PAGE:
Seven months ago, the Bears were in freefall.
A 4-11 record, good for last in the Pac-12. A lackluster team ERA and batting average. With one game left before conference play, they needed a spark.
In the last game played on Evans Diamond this year, the Bears’ bats came alive in a 9-8 thriller against San Jose State. Senior Max Flower led the way, going three for three with a triple in what would be his final game at Cal. Freshman All-American Joseph King secured a two-inning save, and the Bears could go into their conference series against Washington State fresh off a hard-fought win.
Yet the highly anticipated Pac-12 duels never happened. Two days after the Bears’ win over the Spartans, the NCAA called an abrupt halt to the college baseball season in response to the coronavirus pandemic. The Bears’ head coach, Mike Neu, was forced to move all team activities online, and the three Cal seniors — Flower, Jack Delmore and Conner Bock — would not get a normal goodbye on the diamond this year.
With college play off the table, all eyes turned to the outcome of the restructured 2020 MLB draft. The cost-minded change from 40 rounds to just five rounds meant that many deserving players who would have been picked during a regular year went completely undrafted instead. In 2019, 1,217 prospects had their names called, but only 160 players were selected in 2020. Those not picked in the five rounds had the option to sign free agent deals with a maximum signing bonus of $20,000 — meanwhile, 10th-round picks in 2019 had slot values of between $142,200 and $149,700.
College players saw this discrepancy too, and it caused a ripple effect in the baseball world. The modified draft didn’t just force the young players who missed out to make crucial, premature career decisions; it caused problems for college baseball as well.
College coaches noticed the impending roster overflow created by the skipped later-round selections returning to their school programs, and the NCAA acted accordingly with a set of roster and eligibility changes for the 2021 season. First, the 35-man roster cap was scrapped entirely. Second, all athletes were granted an additional year of eligibility to make up for the lost 2020 season.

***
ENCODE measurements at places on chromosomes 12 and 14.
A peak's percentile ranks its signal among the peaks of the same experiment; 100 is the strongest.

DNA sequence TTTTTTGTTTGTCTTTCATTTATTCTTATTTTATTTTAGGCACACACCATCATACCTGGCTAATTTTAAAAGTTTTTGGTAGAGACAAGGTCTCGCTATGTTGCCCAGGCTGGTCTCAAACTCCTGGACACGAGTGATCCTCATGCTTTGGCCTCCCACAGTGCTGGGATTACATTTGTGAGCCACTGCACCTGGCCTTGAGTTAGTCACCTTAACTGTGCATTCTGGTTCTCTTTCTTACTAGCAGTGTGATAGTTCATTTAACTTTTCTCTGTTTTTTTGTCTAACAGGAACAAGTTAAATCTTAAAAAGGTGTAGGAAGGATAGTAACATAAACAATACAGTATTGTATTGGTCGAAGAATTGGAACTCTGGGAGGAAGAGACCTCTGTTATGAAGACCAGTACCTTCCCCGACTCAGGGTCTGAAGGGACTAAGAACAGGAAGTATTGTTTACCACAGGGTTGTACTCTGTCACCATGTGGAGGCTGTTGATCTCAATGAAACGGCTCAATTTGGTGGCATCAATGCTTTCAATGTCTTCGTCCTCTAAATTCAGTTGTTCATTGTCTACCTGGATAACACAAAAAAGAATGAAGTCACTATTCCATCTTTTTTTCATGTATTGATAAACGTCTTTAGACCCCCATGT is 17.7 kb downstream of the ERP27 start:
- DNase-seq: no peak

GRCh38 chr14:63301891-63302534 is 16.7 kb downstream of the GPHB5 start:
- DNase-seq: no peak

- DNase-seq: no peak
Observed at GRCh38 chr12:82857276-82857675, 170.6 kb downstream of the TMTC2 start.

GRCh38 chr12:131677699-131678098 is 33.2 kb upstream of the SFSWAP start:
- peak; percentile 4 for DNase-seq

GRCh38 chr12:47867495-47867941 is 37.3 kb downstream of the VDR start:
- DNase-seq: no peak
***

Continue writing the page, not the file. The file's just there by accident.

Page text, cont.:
The rule changes do not particularly hurt the Bears, who fielded a young team in the spring and had no players selected in the draft. Alongside the seniors, outfielder and dual-sport athlete Brandon McIlwain will be the team’s biggest loss after the redshirt junior signed as a free agent with the New York Mets.
Despite Cal’s 5-11 record in the shortened 2020 season, the team showed glimpses of greatness. Third baseman Quentin Selma was ranked as the No. 81 hitter in the nation according to D1Baseball, and he led the Bears in a slew of batting categories, including batting average, RBI and on-base percentage. Second baseman Darren Baker combined glove wizardry with a solid presence at the plate, batting .286 with a team-high 18 hits and 15 runs scored. Finally, freshman All-American honors were in store for reliever King, who posted a 1.59 ERA in 11.1 innings.
Cal’s newest batch of freshmen includes pitcher Dez Loessberg, infielder Brian McClellin, pitcher and outfielder Paulshawn Pasqualotto and outfielders Jag Burden and Trevor Tishenkel. One name to watch will be sophomore transfer Josh Rolling, who had a spectacular freshman year at Sierra College. Rolling batted .355 in 2020, ending the abbreviated season on a 14-game hitting streak.
With no announcements from the NCAA on the exact status of baseball in the spring, Evans Diamond will need to wait a little bit longer for its next competitive game. For at least a few more months, the infield dirt will not be covered with slide marks or short-hop divots — it will be pristine and perfect, waiting to be disturbed by the boys in blue and gold.